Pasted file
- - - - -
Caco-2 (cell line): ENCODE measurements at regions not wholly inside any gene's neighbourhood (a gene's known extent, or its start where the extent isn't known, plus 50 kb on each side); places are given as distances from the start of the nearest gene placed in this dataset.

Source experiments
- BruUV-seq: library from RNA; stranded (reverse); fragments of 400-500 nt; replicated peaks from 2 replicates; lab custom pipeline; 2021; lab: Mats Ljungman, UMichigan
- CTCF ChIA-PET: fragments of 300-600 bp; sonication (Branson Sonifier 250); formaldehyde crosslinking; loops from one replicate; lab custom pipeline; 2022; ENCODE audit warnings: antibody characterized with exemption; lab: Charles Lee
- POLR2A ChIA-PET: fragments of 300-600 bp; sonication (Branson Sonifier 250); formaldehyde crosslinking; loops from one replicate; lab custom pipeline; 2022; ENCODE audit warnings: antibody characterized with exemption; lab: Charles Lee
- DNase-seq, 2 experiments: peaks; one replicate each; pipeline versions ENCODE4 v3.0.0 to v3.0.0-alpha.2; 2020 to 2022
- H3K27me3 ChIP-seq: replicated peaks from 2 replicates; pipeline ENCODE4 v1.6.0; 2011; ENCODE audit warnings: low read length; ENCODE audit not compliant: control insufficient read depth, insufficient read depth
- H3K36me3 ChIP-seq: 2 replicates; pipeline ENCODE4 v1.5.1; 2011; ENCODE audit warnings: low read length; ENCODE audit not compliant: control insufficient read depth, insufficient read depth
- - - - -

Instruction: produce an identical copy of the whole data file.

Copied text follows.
Caco-2 (cell line): ENCODE measurements at regions not wholly inside any gene's neighbourhood (a gene's known extent, or its start where the extent isn't known, plus 50 kb on each side); places are given as distances from the start of the nearest gene placed in this dataset.

Source experiments
- BruUV-seq: library from RNA; stranded (reverse); fragments of 400-500 nt; replicated peaks from 2 replicates; lab custom pipeline; 2021; lab: Mats Ljungman, UMichigan
- CTCF ChIA-PET: fragments of 300-600 bp; sonication (Branson Sonifier 250); formaldehyde crosslinking; loops from one replicate; lab custom pipeline; 2022; ENCODE audit warnings: antibody characterized with exemption; lab: Charles Lee
- POLR2A ChIA-PET: fragments of 300-600 bp; sonication (Branson Sonifier 250); formaldehyde crosslinking; loops from one replicate; lab custom pipeline; 2022; ENCODE audit warnings: antibody characterized with exemption; lab: Charles Lee
- DNase-seq, 2 experiments: peaks; one replicate each; pipeline versions ENCODE4 v3.0.0 to v3.0.0-alpha.2; 2020 to 2022
- H3K27me3 ChIP-seq: replicated peaks from 2 replicates; pipeline ENCODE4 v1.6.0; 2011; ENCODE audit warnings: low read length; ENCODE audit not compliant: control insufficient read depth, insufficient read depth
- H3K36me3 ChIP-seq: 2 replicates; pipeline ENCODE4 v1.5.1; 2011; ENCODE audit warnings: low read length; ENCODE audit not compliant: control insufficient read depth, insufficient read depth